Having worked with a large group of students both in 1-to-1 environments, my recommendation is not that this lesson format automatically works for everyone. Some people dislike the pressure of the situation, others will want to focus on meeting many other learners. But ultimately, here are three learner types which do very well in this type of lesson. Do you recognise yourself?

1) The shy or introverted learner

You like to build up a good level of trust before telling people more about who you are. Before speaking, you will think through the full statement, and you want to be sure you're getting the words right. Homework was invented for you, because you love revising and reading more about the target language country.

This testimonial from one of my awesome students is a good example of how a 1-to-1 lesson can feel for meticulous and introverted learners:

I loved doing the 1-to-1 sessions with Kerstin because it was nowhere near as stressful as learning at school. The beauty of such sessions is that you get more focused attention and the sessions are based on your own language ability, which helped me because there is less pressure when working at your own pace.

If you have ever felt like classes at school are moving too fast, or you are lacking that speaking courage, then working with an expert 1-to-1 tutor is a great alternative. Good teachers know when to let you think, when to explain something again and when to listen to you.

2) The busybee and multitasker

You like language learning for the challenge as well as the achievement, but it's hard to find time for it between all your other commitments. You listen to language tapes while driving and write your shopping list in the target language, because it's so hard to get some time in.

1-to-1 lessons are perfect for this type of learner, because you will find the language teacher as flexible as you need them to be. Some students of mine love their regular slot, studying online at lunchtimes. They could not find any class that is as convenient. Others need to juggle the class times around commitments like business trips and meetings, so they will appreciate the chance of having a class at the time they can free up for it.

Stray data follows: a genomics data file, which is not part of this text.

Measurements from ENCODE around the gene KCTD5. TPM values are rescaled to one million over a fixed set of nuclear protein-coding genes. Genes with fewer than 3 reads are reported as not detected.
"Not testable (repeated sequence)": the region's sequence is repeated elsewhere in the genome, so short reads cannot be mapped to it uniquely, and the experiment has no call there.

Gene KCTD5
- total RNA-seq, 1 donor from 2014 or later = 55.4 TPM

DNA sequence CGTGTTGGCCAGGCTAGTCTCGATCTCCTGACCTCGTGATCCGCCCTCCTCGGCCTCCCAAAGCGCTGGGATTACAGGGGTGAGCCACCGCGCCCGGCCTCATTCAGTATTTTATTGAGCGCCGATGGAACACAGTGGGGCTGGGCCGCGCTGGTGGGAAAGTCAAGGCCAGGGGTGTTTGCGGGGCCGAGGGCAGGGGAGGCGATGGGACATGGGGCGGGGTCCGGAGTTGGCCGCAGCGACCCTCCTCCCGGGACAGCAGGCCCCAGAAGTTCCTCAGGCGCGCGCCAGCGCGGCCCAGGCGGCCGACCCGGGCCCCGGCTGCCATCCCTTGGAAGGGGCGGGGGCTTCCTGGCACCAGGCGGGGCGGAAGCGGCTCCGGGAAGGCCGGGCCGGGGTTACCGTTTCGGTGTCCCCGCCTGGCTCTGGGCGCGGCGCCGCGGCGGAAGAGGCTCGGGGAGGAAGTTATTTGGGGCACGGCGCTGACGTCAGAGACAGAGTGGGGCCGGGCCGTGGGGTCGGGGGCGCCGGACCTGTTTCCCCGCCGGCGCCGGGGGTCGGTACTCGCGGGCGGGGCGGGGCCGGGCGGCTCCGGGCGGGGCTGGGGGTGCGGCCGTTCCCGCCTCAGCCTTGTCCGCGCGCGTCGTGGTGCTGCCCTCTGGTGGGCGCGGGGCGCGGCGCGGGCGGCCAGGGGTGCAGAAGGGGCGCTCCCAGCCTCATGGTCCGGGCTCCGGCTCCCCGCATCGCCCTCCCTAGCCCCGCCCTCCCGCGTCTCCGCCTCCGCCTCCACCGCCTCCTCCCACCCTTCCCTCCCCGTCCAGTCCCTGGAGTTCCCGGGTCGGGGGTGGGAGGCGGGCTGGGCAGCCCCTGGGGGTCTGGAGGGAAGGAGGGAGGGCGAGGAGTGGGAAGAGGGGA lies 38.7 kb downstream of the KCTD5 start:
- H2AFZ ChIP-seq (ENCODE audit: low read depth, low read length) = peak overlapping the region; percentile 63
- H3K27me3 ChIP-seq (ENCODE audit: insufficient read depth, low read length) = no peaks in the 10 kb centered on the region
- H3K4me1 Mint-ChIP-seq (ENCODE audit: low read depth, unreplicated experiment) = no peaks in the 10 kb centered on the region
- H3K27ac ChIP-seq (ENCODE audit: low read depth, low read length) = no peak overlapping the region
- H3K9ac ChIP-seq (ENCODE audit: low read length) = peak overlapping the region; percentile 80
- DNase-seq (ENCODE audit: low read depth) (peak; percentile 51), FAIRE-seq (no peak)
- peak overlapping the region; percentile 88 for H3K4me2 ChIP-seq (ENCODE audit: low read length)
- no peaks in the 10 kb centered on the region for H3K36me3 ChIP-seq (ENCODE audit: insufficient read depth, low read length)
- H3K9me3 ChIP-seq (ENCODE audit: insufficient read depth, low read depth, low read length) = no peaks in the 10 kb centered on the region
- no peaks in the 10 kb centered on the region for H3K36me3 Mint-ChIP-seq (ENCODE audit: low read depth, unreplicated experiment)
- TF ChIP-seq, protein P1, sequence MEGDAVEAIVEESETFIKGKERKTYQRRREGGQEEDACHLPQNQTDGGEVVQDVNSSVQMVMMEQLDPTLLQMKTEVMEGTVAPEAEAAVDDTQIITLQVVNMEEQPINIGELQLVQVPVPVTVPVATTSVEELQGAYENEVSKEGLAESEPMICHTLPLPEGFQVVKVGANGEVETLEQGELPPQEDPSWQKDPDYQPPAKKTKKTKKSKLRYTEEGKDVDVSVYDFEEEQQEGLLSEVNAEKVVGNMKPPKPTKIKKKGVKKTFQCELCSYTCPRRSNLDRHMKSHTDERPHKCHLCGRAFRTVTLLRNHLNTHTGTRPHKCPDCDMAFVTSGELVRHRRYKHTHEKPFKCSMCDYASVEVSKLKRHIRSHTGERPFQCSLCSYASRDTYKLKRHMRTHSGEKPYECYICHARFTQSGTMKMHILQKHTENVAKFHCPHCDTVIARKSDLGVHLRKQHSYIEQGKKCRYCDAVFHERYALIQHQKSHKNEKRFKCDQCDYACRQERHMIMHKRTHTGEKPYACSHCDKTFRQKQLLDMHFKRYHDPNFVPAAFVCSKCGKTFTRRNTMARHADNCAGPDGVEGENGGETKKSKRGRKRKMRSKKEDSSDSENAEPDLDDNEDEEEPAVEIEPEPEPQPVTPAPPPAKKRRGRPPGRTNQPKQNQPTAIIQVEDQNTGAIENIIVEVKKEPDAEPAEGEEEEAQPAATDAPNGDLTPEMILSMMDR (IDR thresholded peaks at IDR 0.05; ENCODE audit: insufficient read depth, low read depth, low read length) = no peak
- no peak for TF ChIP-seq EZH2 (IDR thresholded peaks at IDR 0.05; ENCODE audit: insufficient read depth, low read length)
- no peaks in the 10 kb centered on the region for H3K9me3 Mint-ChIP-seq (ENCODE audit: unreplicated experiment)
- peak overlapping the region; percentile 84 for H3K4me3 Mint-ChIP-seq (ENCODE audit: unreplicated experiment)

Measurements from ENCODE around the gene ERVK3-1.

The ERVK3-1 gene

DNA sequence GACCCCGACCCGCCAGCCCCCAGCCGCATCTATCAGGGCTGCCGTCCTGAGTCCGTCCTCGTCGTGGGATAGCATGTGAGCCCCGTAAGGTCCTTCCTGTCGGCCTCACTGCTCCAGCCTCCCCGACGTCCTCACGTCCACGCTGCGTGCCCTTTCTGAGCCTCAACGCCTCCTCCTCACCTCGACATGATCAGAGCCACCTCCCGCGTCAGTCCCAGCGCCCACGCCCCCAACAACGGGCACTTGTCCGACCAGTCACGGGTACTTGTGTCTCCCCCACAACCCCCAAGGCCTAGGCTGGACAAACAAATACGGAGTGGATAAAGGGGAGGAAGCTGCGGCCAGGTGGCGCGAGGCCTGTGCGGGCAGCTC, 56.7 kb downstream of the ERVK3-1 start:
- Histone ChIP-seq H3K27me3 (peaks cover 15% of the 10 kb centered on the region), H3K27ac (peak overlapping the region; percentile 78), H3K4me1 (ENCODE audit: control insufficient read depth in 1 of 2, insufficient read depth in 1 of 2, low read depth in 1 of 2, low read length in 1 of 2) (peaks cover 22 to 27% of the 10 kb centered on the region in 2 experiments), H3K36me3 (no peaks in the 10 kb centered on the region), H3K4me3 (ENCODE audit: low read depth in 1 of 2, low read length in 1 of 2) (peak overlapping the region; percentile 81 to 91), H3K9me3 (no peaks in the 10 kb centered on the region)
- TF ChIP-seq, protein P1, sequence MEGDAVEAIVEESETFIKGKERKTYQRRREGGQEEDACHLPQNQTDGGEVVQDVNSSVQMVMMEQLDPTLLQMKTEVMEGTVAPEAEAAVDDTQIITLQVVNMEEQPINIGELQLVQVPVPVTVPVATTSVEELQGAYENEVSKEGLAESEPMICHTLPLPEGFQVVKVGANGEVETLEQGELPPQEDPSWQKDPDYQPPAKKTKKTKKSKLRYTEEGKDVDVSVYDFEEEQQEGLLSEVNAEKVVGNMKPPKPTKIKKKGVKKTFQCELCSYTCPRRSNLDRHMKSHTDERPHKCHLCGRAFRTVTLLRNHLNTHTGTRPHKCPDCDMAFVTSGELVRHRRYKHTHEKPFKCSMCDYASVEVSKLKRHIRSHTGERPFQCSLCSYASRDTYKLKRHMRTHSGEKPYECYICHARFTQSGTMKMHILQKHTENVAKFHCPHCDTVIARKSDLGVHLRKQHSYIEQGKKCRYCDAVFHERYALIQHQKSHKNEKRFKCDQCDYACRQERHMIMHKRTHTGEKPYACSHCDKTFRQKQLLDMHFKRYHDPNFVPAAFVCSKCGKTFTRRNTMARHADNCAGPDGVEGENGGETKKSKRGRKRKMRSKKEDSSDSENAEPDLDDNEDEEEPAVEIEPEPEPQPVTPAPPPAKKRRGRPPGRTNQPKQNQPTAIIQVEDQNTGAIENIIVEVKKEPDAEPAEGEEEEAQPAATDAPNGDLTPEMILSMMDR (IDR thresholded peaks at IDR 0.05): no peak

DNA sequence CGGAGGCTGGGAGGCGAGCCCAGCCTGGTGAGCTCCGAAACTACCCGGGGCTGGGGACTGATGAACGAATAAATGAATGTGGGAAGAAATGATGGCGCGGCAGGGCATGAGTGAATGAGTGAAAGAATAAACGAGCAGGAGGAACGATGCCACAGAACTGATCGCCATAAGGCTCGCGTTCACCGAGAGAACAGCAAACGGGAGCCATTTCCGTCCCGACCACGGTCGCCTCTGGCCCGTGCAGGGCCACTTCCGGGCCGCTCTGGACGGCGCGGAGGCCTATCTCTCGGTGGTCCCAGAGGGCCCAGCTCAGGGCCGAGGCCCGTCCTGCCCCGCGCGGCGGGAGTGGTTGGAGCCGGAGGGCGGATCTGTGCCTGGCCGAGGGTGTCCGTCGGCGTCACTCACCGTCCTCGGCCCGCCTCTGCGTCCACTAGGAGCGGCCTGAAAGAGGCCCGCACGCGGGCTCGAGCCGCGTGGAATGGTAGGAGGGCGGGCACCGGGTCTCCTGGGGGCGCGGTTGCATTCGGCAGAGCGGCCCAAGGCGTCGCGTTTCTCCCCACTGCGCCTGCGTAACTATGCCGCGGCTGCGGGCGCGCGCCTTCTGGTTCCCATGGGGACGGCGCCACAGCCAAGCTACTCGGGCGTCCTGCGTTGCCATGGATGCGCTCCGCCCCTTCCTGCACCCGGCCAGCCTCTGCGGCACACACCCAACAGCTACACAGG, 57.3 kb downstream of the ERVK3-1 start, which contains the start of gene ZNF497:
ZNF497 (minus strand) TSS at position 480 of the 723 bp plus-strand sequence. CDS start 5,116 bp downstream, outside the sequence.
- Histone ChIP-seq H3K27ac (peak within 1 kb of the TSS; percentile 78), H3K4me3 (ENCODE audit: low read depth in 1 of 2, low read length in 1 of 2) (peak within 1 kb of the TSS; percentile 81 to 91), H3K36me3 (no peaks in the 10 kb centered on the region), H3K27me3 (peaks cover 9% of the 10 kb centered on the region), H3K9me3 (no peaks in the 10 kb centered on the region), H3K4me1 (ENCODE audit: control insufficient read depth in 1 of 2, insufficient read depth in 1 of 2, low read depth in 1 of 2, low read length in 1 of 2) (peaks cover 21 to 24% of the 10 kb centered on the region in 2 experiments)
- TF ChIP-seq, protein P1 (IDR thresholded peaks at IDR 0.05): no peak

Both of these busy groups benefit from both online and offline classes, and once again having a tutor can be a godsend here. No matter if you want to switch on Skype or have a class in your kitchen, the 1-to-1 format will fit around your own needs.

3) The starter (and not finisher)

You love the excitement of a new project, the new gadgets to buy and the vision of charming all the locals with your language skills. Your enthusiasm can get you through HOURS of study, but after a few months the new language can get boring. Maybe learning knitting would be cool?

If you're this type of learner, the big advantage of hiring a language tutor will be that you are making a commitment and putting your money where your mouth is. Your tutor is an accomplice - once you've hired them, your success is their business and they will know when you get bored.

In fact, this is probably one of the most important reasons for hiring a tutor: They'll work hard to stop you from getting bored or giving up. Now that's a benefit.

Thanks for reading this article on Fluent, the Language Learning Blog. If you are feeling stuck right now, why not subscribe to Fluent and check out our language book shop.

Kerstin's 3 Steps for Learning Topical Vocabulary

Topical vocabulary means the words and expressions that all relate to one topic, for example cookery, education or firefighting. Today's article introduces a foolproof 3-Step Method, plus get involved by posting your next vocab topic in the comments, and we'll feature you in a blog article next year.

Why is this useful?

If you make it your goal to learn all the words in a language, you'll never know when you're done. Setting a goal like "500 words" is also though, because who counts all the new words they're learning?! So bring on the topical approach. You can get into a topic you're interested in and feel like you're really getting somewhere.

Learning topical vocabulary is not difficult - here are 3 steps to success:

3 steps to learning topical vocab.jpg

1. How much do you know about this in English or your native language?

The key here is to set your goal posts right, so that you'll know the detail of what your topic is all about. Plus, remember that language is never isolated from what it talks about. In other words, the success in remembering vocab is based on knowing what you're talking about. If you want to write like an expert about history, better know the facts before the words.

For example, I once worked at the fabulous Panaz, who make all kinds of flameproof fabrics. I was their Export Sales Administrator, on the phone all day taking and confirming orders in French. I could have learnt all the words for fabric and upholstery I wanted, but these customers wanted someone who first knew her stuff, and then knew all the words for it.

So here is Step 1: Be sure you know what you're talking about, and then you'll know which words and expressions you need.

2. Note it down, then relax-repeat-remember

Forget talent - repetition is the heart of success. Many people recommend "SRS", which means a spaced repetition system. In other words, you will have to go over words again even if you remembered them today. The repetition of running through those lists is what makes it go in, so it's got to be a routine for a week or two. Remember Fluency MC? It's relax - repeat - remember.

For more ideas on getting that vocabulary to stick, check out 6 Techniques for Learning Vocabulary.